A Note to My Readers — Part 2
His name was Harry. Don’t think English king; instead, it’s from the Yiddish “Herschel,” although his three brothers, three sisters and many friends called him “Hashel.” When I stared at my freckled, rusty-skinned dad as he watched Gunsmoke or smoked Chesterfields while having his cup of Chock full o’Nuts, I often thought of the Irish name Dinty Moore, the hash that came in a can.
I’m watching him now as he drives the Buick Special — bottom of the line, only three portholes — on his weekend rounds through streets I can’t recognize.
He brings me here in the middle of a Saturday, a workaday, terrazzo-floor Italian restaurant with angled tables already set, but no customers. Sit down, he says, and goes into the back, the kitchen, to do whatever he came to do.
Alone in an empty restaurant. Do you think I felt special?
Winter sun floods in, turning the white, starched tablecloths fluorescent and making diamonds of the empty water glasses, the thick kind a kid can drop without breaking them.
It’s not likely that the sunlight surrounding me is true, unless this is a corner place with big windows on two sides. Narrow pork stores, unswept bakeries, tailors, derelict shops with faded signs, sure, Brooklyn was, and still is, full of those. Used-car lots on slivers of gravel are sandwiched in too — which is where he usually stops, and I wait, reading the same Superman or Archie comics over and over.
“Would the boy like to eat?”
That sounds about right, maybe with an accent. Here’s what I picture without a doubt: a short, dark-haired cook in checked pants and unbuttoned kitchen jacket with a white T-shirt underneath, attractive in himself and doubly so because he offered to bring me food. He was probably my first handsome man.
He carried a wide white bowl (what I now know to be restaurant ware, probably made in Buffalo or Syracuse), slightly steaming, and placed it on the table. Am I actually hungry, or does the smell of garlic and a puckering “beige” aroma make me that way?
One cautious taste and the smell is confirmed. Actually, something crucial happens, but gets shelved immediately in my childhood file, for protection.
“Does he like his pasta vazool?”
Vazool or Fagioli ?
I made the move from vazool to fagioli in college, before I came out. My vazoolish high-school yearning for strapping, garlicky food — and strapping, garlicky boys — had been sublimated, as we used to say, into vague culinary and romantic ambitions. Sensuous trips to my real desired Italys, as it were, came much later.
Such a common story: traveling naif begins to understand the food and assumptions of Another Country. Yet I wrote about those initial, gluttonous visits with alarming confidence: one Village Voice headline read, “A Country Full of Italian Restaurants.”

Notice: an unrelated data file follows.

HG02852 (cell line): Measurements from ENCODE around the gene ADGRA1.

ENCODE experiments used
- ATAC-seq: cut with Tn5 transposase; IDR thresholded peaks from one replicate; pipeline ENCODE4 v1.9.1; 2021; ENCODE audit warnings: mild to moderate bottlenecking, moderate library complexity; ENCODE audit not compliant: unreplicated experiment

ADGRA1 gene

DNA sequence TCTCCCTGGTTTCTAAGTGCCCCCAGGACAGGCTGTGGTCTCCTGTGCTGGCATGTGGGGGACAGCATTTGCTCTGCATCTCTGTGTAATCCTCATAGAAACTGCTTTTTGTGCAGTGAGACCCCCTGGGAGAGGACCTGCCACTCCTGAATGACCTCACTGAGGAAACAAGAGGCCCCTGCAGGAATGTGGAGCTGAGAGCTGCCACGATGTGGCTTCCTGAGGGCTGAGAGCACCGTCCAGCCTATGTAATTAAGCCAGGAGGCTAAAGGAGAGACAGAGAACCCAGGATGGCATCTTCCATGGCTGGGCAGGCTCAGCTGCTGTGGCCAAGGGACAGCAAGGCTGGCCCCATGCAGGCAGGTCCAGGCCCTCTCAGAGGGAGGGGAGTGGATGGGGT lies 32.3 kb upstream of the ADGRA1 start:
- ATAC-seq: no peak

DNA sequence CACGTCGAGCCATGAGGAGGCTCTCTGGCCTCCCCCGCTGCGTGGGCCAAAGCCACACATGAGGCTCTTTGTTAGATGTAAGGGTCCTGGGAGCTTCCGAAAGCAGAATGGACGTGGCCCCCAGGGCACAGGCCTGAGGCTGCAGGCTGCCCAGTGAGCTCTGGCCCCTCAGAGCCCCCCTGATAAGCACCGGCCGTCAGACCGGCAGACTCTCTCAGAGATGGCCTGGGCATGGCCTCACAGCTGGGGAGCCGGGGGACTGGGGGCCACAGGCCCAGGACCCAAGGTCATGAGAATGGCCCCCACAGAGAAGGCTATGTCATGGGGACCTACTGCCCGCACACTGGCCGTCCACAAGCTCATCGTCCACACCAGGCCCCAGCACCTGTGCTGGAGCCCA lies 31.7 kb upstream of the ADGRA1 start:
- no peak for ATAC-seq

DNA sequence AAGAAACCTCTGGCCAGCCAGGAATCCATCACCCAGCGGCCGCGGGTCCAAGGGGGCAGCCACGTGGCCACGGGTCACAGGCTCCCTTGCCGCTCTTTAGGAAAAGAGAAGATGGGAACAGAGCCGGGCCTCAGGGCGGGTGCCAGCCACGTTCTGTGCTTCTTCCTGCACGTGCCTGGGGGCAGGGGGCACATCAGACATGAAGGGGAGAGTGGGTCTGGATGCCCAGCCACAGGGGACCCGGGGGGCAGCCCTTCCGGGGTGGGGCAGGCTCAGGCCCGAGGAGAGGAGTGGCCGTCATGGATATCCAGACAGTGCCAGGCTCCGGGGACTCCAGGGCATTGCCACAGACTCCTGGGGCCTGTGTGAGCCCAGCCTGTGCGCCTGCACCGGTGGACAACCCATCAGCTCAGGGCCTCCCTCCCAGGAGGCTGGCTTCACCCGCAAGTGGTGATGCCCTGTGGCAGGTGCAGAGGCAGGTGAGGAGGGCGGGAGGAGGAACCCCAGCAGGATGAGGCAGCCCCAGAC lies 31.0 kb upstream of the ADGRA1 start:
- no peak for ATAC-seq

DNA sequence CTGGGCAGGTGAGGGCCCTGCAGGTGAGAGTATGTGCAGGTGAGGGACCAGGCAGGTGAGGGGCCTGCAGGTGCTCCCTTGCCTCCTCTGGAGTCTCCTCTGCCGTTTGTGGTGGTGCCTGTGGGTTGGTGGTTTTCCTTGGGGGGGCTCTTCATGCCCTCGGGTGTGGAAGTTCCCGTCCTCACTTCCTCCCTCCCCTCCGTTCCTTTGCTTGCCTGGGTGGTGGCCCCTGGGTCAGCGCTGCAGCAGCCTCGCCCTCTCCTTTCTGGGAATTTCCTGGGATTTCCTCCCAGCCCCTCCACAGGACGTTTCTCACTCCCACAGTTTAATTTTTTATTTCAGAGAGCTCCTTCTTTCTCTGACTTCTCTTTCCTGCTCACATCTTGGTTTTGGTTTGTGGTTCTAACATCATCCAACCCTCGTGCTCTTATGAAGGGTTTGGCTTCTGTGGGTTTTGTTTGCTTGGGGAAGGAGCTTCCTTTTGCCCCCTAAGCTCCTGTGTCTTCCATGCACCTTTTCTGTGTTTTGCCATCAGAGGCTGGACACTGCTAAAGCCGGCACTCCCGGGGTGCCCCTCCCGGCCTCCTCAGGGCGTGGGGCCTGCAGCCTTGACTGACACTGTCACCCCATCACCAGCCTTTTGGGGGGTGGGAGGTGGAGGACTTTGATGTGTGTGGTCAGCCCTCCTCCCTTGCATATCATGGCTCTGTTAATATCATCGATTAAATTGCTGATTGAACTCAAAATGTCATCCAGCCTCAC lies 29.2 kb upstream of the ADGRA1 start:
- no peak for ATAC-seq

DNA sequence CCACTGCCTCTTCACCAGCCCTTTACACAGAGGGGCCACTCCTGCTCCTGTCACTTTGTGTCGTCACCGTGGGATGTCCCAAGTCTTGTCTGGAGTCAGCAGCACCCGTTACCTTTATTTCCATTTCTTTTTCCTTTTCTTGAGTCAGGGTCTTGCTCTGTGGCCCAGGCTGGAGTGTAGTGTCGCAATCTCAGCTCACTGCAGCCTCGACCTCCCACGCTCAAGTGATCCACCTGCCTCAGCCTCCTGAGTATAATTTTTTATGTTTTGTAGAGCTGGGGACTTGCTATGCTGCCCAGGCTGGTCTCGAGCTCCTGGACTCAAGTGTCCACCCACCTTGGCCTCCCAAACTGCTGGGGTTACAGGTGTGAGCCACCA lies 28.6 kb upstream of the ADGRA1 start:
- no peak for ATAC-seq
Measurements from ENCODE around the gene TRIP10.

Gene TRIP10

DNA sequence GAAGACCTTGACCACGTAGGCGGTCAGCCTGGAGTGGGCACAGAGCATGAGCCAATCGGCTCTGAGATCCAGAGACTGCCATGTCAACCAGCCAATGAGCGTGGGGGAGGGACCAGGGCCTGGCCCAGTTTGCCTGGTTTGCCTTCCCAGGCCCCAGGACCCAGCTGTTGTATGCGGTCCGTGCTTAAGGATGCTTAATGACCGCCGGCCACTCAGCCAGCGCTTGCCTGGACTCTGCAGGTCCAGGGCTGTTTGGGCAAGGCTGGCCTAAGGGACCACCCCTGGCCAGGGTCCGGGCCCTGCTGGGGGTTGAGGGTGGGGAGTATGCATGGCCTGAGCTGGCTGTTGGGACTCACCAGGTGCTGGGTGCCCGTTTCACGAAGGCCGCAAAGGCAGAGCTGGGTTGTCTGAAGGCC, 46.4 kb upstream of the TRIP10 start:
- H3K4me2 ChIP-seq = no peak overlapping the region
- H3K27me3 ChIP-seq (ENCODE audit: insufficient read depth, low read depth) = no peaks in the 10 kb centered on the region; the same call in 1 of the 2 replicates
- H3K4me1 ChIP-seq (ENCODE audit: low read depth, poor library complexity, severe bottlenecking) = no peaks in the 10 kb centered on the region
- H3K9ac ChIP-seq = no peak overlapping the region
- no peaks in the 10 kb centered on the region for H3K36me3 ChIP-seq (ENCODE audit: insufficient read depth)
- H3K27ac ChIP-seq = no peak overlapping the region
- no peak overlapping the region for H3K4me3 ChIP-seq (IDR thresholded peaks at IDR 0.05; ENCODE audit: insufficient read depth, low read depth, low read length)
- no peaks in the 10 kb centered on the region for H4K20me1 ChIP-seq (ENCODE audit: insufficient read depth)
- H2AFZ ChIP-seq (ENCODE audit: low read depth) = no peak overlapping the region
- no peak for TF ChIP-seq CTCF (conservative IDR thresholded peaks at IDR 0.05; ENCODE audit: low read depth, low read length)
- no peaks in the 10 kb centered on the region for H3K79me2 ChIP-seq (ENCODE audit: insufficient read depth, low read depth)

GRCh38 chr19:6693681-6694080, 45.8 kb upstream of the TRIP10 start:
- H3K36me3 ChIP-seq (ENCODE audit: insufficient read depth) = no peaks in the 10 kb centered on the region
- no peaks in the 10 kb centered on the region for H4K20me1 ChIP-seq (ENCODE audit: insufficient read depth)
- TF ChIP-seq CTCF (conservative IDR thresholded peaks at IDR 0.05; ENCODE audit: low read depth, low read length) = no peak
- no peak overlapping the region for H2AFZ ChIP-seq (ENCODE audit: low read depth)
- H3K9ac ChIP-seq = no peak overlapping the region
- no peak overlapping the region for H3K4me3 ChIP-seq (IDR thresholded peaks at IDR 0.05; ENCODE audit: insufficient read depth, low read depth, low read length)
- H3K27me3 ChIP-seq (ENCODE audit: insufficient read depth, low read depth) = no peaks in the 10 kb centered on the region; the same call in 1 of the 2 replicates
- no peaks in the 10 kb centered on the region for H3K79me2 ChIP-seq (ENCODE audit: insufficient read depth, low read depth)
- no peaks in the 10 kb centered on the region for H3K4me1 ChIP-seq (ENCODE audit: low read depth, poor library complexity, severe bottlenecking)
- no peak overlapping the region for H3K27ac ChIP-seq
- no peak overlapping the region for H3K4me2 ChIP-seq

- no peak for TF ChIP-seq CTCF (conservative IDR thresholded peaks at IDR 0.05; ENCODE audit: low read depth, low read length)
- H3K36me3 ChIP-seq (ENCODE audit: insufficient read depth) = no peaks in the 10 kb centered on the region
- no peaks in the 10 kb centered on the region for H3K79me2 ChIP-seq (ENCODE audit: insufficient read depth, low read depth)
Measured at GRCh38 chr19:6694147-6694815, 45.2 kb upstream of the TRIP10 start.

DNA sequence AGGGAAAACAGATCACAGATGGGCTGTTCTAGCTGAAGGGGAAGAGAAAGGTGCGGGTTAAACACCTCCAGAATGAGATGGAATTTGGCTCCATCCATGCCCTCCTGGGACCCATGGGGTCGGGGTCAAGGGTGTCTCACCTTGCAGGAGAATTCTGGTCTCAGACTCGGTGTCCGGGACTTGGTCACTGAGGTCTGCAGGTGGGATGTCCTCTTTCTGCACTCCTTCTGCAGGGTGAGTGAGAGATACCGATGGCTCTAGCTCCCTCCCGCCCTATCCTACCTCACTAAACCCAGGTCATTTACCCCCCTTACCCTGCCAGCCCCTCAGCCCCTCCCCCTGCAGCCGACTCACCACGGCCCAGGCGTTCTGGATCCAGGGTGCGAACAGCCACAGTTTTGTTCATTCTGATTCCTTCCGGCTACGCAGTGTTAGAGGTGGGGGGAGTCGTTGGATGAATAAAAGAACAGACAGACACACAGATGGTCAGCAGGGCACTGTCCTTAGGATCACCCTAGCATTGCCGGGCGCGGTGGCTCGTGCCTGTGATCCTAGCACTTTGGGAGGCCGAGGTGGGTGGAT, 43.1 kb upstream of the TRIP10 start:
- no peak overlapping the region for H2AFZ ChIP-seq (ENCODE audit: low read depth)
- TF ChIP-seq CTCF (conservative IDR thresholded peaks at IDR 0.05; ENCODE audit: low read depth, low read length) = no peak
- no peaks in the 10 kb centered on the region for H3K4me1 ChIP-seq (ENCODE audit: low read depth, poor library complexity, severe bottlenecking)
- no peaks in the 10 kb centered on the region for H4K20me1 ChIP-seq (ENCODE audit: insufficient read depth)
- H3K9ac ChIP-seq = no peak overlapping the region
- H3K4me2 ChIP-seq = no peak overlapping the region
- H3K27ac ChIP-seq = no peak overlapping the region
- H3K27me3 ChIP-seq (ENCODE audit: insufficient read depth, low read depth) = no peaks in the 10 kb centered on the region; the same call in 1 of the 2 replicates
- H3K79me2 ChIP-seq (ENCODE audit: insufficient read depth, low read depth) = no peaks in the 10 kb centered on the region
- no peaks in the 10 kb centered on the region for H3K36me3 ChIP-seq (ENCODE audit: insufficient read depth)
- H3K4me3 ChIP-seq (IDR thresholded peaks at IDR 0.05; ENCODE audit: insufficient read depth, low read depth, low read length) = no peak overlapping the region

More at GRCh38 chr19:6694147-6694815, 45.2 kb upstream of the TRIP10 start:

There’s no reason to fear opening a first door again, I tell myself. So let’s see if I can recreate a first love.
Looking in cookbooks and online, just in English, I find 20, 30 versions easily and know that dozens more would tumble into my lap if I really scrounge. As I read, I remember again that recipes pretend to be instructions for making one thing or another, but they’re actually funhouse mirrors, each one warping the face of the writer, the cook who wrote it, and the reader, the cook who cooks it.
Here’s another recipe simile. You know the lazy grocers who mix new brown rice or granola into bins without emptying them first, so you could be scooping out particles as old as the store itself?
(An aside: There’s a story like this that delighted young me, in a ’50s Disney propaganda product — TV program and book — called Our Friend the Atom. Every time you take a breath, the narrator claimed, you’re inhaling a few million atoms of exactly the same oxygen that Leonardo da Vinci — Italian, of course — exhaled. “That must apply to Hitler, too,” my little brother said, smiling.)
Evolving recipes for the “same” dish are like those perpetual bins, each dragging remnants of ancient kitchen attempts.
So I would have two tasks: first, find the soup’s bones, its defining common denominators, and second, see which new-soup snapshot best matches the personal, persistent one that I’ve exaggerated and degraded in equal measure through half a century.
On one contemporary end of the vazool-fagioli seesaw, we find the late, beloved Marcella Hazan. Her recipe begins: “The classic bean variety for pasta e fagioli is the cranberry or Scotch bean….” She goes on like that in the schoolmarm tone that occasionally chills some of her most satisfying dishes: “Properly made lasagne consists of several layers of delicate, nearly weightless….”
Hazan’s soup calls for meat broth, preferably homemade, a few pork ribs, or a lean ham bone, “or 2 little pork chops.” Each serving, by the way, is finished with a tablespoon of butter, just so you know your rustic hours of labor will have an acceptable sheen in the aristocratic dining rooms of Williamsburg, where my father grew up, or Manhattan’s Upper West Side.
Any cannellini can will give you the stark other side: sauté minced garlic and (optional) diced onion in olive oil, add red pepper flakes, salt, the rinsed beans, canned plum tomatoes; stir, simmer; boil some small-shape pasta al dente; mix, serve with grated cheese.
Not bad, but it’s watery, reddish, and no rich bean-aroma woos you to it.
Yes, beans smell. Different beans smell different; although I’ve cooked many beans before, a dozen or so recent rewrites on the pasta-and-bean theme allow me to say this with certainty. Right now, the dining-room table on which I write is enveloped by Roman bean steam that a lone bay leaf has tried to hijack.
Could be time for my final draft.
To be continued …